"… is adversely affected if the ad does not enable normally informed and reasonably attentive internet users, or enables them only with difficulty, to ascertain whether the goods or services referred to by the ad originate from the proprietor of the trade mark or an undertaking economically connected to it or, on the contrary, originate from a third party".

The decision

The judge, Miss Recorder Amanda Michaels, held that the Defendants' actions did not constitute trade mark infringement nor passing off, and were not 'classic' bait and switch selling as alleged by Pliteq.

Unlike earlier cases involving bait and switch selling[7], where a registered trade mark had been used simply to stimulate interest in competing products, iKoustic had stock of genuine goods bearing the Trade Marks used in most of its dynamic adverts and on its website. The judge was satisfied that, where a customer had contacted iKoustic thinking it was a distributor of Pliteq's products, or had reached iKoustic's website via a search engine and received the message that the products were unavailable and/or that they should contact iKoustic, iKoustic had "made it clear to customers either that they had ceased to be a distributor for Pliteq, or that… they were offering them an alternative product".

The judge went on to consider whether any of the Defendants' usages infringed because they affected the functions of the Trade Marks.

  • As to the origin function, Pliteq's submission amounted to an argument that offering any competing product to a potential purchaser affects this function, even where the consumer understands that they are buying a substitute. This was rejected by the judge, noting that, absent any obligation to sell the trade mark owner's goods exclusively (which was not the case here), offering competing alternative proucts was likely to be "an everyday and unobjectionable commercial reality". Sales in this manner could only affect the origin function where the substitute goods were supplied without the proposed substitution being drawn to the customer's attention (again, not the case here)
  • As to the investment and advertising functions, the judge was not convinced by Pliteq's argument that the Defendants' conduct undermined these functions because the Trade Marks had been used to attract custom for iKoustic's own products, impairing the ability of the Trade Marks to enable Pliteq to maintain customer loyalty. The judge found no evidence that the use affected Pliteq's own use of the Trade Marks as a factor in sales promotion, or as an instrument of commercial strategy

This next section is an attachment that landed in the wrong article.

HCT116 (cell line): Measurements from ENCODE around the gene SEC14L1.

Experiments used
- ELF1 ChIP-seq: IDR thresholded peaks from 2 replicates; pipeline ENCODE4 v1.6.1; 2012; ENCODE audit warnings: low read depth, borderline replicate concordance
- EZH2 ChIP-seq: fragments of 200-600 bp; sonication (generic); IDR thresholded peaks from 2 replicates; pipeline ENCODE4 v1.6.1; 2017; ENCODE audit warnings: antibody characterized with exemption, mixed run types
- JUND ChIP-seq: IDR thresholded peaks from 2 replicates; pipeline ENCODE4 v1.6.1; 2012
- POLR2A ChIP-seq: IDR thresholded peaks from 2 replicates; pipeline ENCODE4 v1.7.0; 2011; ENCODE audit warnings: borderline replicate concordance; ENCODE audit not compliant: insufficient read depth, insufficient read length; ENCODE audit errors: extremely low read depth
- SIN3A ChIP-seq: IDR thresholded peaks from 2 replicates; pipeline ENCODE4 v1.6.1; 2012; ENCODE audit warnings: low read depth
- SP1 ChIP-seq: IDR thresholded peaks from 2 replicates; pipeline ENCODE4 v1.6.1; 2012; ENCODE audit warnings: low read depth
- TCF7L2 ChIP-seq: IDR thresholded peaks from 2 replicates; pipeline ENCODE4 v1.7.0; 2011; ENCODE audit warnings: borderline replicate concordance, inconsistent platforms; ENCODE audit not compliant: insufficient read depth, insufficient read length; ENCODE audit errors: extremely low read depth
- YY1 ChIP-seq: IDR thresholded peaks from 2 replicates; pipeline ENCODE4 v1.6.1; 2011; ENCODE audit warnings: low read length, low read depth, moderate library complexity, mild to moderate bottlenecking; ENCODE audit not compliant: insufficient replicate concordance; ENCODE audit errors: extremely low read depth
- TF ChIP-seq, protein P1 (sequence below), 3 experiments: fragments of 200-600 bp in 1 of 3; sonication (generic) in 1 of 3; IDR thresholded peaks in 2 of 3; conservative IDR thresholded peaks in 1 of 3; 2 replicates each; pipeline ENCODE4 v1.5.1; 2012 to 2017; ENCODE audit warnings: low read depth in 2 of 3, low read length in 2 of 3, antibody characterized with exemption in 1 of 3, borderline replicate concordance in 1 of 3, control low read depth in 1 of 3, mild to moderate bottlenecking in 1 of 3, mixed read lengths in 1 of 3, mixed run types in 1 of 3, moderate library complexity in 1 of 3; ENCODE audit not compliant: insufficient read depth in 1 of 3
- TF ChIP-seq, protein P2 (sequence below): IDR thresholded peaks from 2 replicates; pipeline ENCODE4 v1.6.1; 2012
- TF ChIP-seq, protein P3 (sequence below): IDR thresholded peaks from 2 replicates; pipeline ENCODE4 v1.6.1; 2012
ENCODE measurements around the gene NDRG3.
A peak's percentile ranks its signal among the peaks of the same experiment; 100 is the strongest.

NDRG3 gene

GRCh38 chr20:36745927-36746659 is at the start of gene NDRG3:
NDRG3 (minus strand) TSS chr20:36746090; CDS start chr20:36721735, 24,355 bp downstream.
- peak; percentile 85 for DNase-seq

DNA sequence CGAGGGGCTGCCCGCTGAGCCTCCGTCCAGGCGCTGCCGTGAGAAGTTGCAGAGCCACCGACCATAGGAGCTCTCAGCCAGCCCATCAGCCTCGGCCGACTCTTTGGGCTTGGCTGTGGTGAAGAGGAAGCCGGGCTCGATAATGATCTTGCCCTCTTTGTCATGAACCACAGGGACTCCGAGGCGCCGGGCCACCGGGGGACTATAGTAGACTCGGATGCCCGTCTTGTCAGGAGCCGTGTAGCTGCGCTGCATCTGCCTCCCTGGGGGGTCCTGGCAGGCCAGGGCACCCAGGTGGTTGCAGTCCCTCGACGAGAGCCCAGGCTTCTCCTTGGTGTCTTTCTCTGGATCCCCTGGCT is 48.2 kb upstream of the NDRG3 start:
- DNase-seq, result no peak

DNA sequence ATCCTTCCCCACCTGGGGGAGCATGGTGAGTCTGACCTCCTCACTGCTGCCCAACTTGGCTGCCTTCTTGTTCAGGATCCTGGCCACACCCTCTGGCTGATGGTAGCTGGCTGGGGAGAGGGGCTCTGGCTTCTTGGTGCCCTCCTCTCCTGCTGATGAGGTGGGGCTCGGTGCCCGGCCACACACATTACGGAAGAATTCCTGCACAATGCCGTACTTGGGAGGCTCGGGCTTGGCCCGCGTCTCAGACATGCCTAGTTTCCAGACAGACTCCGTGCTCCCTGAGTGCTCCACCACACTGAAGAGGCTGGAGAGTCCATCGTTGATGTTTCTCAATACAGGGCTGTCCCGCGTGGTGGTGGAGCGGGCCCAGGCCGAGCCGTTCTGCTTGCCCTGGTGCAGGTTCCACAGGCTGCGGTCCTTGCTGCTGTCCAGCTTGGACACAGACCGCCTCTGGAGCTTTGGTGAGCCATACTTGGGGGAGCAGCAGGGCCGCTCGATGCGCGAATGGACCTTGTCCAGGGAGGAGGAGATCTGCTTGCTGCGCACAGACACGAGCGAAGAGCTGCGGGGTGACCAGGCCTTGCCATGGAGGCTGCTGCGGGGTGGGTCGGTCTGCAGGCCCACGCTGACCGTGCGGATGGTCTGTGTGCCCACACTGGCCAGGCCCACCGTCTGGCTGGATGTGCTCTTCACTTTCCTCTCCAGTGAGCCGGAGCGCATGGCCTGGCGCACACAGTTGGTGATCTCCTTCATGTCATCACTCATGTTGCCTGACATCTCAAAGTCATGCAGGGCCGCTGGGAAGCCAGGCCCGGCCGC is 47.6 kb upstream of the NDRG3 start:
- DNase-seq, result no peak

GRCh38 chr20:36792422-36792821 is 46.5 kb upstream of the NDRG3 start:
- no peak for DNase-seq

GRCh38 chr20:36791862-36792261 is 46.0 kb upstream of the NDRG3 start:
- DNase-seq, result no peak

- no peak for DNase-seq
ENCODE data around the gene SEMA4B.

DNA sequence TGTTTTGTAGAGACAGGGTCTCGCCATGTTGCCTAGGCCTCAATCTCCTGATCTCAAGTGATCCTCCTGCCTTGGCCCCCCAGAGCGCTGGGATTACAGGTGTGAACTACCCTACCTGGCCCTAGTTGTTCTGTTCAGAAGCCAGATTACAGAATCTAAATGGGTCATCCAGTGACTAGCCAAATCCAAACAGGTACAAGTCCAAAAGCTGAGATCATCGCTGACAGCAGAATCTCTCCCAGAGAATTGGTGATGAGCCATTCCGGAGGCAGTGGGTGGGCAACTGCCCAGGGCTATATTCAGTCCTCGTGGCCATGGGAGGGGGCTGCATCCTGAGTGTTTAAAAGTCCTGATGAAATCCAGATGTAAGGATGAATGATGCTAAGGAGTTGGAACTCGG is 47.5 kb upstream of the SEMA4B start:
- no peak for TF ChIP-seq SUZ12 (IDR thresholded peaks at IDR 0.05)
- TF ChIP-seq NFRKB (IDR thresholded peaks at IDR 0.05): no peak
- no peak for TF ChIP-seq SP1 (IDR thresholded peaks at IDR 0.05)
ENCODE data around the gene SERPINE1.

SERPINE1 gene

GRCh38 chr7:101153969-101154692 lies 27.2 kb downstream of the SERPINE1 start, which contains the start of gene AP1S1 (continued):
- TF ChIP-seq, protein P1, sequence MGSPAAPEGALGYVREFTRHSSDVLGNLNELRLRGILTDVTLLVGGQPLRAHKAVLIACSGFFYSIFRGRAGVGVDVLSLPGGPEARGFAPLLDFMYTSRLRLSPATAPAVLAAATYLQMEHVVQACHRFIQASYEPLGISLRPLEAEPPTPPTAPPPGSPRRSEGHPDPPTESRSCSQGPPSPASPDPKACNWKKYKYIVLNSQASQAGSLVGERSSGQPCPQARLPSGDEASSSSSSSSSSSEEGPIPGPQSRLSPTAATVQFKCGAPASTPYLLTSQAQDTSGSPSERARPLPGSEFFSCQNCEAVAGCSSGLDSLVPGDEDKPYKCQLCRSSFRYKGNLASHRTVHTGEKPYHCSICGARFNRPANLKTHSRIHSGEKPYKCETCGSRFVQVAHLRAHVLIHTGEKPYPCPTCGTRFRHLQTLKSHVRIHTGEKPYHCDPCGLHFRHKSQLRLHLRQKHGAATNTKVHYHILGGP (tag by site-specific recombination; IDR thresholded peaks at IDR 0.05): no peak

• However, the judge did hold that, if the Defendants had used the Trade Marks in relation to their own goods (rather than Pliteq's goods), this might have substantially interfered with the investment function, as it could impact Pliteq's use to preserve a reputation attracting customers and retain their loyalty. Still, the investment function would not be impacted if the Defendants were competing fairly, and the only consequence was that Pliteq had to adapt its efforts to protect the Trade Marks' reputation.

The key issue for the judge, on both questions of trade mark infringement and the applicability of the exhaustion defence, was whether or not the Defendants were using the Trade Marks in relation to Pliteq's goods.

Pliteq argued that defendants in such cases should not be permitted to rely on the exhaustion defence where it has limited stock of the marked goods, and therefore cannot fulfil an average/normal order, because use in such circumstances was not really [emphasis taken from judgment] in relation to the protected goods, but to attract custom for alternatives. Pliteq also proposed that the defence should similarly not apply where a defendant holds on to stock simply for the purpose of legitimising use of a trade mark to create or preserve an attraction for customers.

These arguments were rejected, with the judge explaining that establishing a threshold for stock to be maintained by a potential defendant would add a significant limitation to the exhaustion defence which cannot be imported into the wording in the legislation. Furthermore, Pliteq failed to establish on the facts that iKoustic was holding stock such that an average/normal order could not be fulfilled, therefor rendering the Defendants' use of the Trade Marks illegitimate. The judge found that Pliteq's rights in all of its goods held by iKoustic had been exhausted.